Lynching in Times of Suffocation: Toward a Spatiotemporal Politics of Breathing

Ersula Ore, Matthew Houdek

Research output: Contribution to journalArticlepeer-review

1 Scopus citations

Abstract

Drawing from theories of race and time, this article examines how discourse policing the continuities of lynching’s past and present manifests temporally to construct the hegemony of white national time. This dominant temporal formation materializes in the law and public memory as an institutionalized common sense (of legal time and memorial time) to create “times of suffocation” for Black lives and which perpetuate end-of-lynching sentiments in contingent projects to maintain the racial status quo (Ore). We explore how countertemporal rhetorics of racialized violence manifest both in Black women’s responses to the Emmett Till Unsolved Civil Rights Crimes Act and the Equal Justice Institute’s National Memorial for Peace and Justice to confront the suffocating hegemony of white national time, enabling a space and time to breathe and articulate different conceptions of justice, memory, and healing. By centering on the time of racialized violence, we argue that narrow definitions of racism, justice, and memories of racism’s “past” are impoverished, as they cannot account for the fundamental temporal relationship between lynchings past and present. We introduce a spatiotemporal politics of breathing as a framework through which “racial rhetorical criticism” (Flores, Towards) can better account for ongoing legacies of anti-Black violence and the possible futures enabled by recognizing nonlinear temporalities.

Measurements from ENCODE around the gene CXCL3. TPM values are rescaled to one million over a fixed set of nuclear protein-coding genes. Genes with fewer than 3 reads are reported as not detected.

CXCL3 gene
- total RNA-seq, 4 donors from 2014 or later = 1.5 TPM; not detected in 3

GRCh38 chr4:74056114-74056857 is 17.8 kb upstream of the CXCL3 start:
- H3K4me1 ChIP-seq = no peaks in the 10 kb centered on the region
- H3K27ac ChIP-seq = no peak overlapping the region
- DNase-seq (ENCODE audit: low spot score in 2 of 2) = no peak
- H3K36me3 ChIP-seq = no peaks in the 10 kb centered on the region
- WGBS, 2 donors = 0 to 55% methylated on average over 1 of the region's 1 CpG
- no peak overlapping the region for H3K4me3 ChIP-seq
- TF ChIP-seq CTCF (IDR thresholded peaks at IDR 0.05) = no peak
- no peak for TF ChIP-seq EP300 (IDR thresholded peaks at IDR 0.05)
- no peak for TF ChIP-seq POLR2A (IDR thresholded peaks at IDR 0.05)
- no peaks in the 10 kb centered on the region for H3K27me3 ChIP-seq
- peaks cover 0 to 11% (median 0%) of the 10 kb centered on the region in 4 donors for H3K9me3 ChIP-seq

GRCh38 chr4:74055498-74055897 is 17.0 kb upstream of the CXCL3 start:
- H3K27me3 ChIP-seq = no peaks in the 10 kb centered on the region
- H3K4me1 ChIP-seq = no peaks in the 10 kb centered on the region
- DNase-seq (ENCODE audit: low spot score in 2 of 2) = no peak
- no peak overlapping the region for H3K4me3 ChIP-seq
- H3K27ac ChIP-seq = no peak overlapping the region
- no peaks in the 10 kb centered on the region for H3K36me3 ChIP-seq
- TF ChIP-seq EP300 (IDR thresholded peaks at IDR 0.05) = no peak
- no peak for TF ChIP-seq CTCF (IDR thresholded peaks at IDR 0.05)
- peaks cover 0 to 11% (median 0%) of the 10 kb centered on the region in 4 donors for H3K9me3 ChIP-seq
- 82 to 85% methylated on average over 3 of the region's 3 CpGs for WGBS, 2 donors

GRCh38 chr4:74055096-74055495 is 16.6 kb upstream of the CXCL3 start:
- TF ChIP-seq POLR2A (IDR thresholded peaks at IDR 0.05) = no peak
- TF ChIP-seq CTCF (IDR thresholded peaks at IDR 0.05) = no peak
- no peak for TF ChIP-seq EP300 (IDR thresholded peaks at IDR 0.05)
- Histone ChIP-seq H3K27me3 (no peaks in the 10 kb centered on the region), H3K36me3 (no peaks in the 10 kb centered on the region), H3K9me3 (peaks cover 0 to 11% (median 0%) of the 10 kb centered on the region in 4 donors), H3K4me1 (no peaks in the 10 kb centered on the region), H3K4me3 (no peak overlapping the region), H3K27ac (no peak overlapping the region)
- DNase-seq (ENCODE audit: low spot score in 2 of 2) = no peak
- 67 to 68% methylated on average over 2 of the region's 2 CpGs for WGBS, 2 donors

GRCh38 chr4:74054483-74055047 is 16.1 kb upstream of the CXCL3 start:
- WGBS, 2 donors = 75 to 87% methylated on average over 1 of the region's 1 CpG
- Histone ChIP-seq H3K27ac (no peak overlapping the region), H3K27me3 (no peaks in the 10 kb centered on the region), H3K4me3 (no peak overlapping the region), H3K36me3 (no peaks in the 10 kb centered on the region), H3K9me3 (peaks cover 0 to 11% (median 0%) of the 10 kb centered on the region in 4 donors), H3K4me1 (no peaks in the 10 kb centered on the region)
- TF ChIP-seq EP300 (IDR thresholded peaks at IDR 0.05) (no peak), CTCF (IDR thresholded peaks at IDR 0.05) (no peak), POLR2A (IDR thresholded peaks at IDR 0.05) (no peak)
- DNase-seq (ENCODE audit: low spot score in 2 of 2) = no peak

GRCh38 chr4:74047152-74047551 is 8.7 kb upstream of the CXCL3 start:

Original languageEnglish (US)
Pages (from-to)443-458
Number of pages16
JournalWomen's Studies in Communication
Volume43
Issue number4
DOIs
StatePublished - 2020

Keywords

  • Anti-blackness
  • justice
  • legal time
  • memorial time
  • white national time

ASJC Scopus subject areas

  • Gender Studies
  • Communication

Fingerprint Dive into the research topics of 'Lynching in Times of Suffocation: Toward a Spatiotemporal Politics of Breathing'. Together they form a unique fingerprint.

Cite this